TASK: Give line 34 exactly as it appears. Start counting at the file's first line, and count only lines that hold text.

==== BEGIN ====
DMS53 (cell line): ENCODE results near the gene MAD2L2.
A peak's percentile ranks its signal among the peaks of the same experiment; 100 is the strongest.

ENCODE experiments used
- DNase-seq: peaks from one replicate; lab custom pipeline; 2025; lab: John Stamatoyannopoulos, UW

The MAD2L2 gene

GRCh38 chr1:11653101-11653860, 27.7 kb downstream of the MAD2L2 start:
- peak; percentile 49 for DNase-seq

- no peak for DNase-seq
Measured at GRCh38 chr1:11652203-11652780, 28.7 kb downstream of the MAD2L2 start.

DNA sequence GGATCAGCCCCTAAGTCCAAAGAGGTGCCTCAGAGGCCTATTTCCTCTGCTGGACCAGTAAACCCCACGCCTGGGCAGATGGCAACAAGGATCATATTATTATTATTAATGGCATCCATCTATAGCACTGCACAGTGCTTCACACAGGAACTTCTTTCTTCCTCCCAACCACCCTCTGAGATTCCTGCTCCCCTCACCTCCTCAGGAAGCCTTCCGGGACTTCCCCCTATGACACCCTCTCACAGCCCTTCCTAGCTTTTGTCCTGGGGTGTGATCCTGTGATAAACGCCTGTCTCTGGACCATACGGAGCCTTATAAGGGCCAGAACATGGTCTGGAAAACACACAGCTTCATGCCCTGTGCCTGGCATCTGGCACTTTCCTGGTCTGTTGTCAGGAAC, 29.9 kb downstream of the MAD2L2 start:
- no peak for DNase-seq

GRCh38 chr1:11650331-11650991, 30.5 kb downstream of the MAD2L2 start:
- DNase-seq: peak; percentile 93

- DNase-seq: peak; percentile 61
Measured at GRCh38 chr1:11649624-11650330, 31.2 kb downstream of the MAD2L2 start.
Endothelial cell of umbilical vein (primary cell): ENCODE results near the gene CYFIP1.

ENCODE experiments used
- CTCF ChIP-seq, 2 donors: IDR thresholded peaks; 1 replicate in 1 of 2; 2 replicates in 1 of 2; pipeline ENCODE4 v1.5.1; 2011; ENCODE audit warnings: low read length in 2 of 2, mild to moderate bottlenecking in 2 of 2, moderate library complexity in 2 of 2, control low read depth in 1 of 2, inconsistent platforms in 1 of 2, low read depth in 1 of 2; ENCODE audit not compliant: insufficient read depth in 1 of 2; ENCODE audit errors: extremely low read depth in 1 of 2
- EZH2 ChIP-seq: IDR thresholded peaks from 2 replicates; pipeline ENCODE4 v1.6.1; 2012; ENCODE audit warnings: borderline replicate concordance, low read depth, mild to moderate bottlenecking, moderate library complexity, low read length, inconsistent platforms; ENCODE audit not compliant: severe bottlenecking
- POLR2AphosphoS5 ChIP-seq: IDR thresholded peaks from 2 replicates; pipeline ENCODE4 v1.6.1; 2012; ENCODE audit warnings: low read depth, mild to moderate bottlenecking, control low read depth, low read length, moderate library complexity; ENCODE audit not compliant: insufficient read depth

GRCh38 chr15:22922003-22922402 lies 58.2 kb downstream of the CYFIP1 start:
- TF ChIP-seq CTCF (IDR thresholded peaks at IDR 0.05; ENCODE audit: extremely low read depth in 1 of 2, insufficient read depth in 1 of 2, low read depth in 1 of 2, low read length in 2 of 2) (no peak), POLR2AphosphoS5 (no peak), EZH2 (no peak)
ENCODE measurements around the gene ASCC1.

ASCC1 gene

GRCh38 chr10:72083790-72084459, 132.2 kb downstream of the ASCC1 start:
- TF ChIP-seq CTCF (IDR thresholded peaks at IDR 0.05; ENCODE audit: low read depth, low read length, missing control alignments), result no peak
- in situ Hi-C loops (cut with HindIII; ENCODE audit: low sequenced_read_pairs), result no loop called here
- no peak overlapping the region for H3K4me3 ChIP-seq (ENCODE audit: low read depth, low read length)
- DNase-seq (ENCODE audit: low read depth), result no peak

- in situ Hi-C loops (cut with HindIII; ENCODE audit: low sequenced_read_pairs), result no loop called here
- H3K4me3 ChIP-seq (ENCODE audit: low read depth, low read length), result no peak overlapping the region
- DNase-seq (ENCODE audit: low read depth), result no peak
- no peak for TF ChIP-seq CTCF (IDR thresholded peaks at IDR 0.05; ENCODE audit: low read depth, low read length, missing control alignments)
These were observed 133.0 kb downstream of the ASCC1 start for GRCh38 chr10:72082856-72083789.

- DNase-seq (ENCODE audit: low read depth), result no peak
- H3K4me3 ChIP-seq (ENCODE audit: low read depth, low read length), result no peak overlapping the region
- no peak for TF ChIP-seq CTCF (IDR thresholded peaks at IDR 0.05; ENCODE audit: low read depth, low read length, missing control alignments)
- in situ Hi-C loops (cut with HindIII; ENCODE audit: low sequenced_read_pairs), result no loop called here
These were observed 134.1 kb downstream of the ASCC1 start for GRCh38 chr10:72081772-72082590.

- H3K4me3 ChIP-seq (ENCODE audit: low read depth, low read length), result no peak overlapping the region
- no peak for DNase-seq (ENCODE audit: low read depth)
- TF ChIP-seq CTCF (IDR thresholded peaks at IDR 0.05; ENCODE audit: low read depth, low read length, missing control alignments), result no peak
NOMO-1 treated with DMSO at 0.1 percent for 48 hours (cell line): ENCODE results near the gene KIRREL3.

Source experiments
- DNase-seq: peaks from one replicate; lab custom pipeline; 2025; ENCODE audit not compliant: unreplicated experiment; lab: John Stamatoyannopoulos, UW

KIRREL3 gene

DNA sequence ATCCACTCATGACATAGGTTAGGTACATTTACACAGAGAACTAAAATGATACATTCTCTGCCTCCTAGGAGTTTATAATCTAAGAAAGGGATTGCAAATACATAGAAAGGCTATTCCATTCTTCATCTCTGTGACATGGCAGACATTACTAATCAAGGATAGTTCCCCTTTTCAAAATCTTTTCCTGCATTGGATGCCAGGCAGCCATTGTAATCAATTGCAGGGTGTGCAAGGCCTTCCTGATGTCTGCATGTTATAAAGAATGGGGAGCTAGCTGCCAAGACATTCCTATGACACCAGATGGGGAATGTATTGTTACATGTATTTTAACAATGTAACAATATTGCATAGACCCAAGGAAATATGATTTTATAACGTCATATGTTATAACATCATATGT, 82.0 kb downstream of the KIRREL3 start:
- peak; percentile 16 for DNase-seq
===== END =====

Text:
These were observed 133.0 kb downstream of the ASCC1 start for GRCh38 chr10:72082856-72083789.